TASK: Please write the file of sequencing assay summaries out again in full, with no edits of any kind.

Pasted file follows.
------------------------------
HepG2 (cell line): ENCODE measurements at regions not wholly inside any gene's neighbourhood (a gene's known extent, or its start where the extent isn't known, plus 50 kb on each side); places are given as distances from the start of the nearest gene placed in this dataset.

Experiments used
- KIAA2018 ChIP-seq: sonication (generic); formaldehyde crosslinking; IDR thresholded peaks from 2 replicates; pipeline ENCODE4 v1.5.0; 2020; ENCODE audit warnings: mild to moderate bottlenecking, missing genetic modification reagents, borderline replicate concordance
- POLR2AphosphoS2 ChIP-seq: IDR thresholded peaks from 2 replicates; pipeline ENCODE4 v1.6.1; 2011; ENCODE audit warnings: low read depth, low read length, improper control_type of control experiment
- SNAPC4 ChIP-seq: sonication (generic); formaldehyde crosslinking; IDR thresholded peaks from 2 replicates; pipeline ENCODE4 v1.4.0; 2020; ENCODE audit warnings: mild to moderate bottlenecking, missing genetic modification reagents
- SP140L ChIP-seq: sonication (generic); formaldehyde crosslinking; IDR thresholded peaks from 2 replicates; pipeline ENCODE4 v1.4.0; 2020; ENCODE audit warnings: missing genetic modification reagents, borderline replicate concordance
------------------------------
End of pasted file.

HepG2 (cell line): ENCODE measurements at regions not wholly inside any gene's neighbourhood (a gene's known extent, or its start where the extent isn't known, plus 50 kb on each side); places are given as distances from the start of the nearest gene placed in this dataset.

Experiments used
- KIAA2018 ChIP-seq: sonication (generic); formaldehyde crosslinking; IDR thresholded peaks from 2 replicates; pipeline ENCODE4 v1.5.0; 2020; ENCODE audit warnings: mild to moderate bottlenecking, missing genetic modification reagents, borderline replicate concordance
- POLR2AphosphoS2 ChIP-seq: IDR thresholded peaks from 2 replicates; pipeline ENCODE4 v1.6.1; 2011; ENCODE audit warnings: low read depth, low read length, improper control_type of control experiment
- SNAPC4 ChIP-seq: sonication (generic); formaldehyde crosslinking; IDR thresholded peaks from 2 replicates; pipeline ENCODE4 v1.4.0; 2020; ENCODE audit warnings: mild to moderate bottlenecking, missing genetic modification reagents
- SP140L ChIP-seq: sonication (generic); formaldehyde crosslinking; IDR thresholded peaks from 2 replicates; pipeline ENCODE4 v1.4.0; 2020; ENCODE audit warnings: missing genetic modification reagents, borderline replicate concordance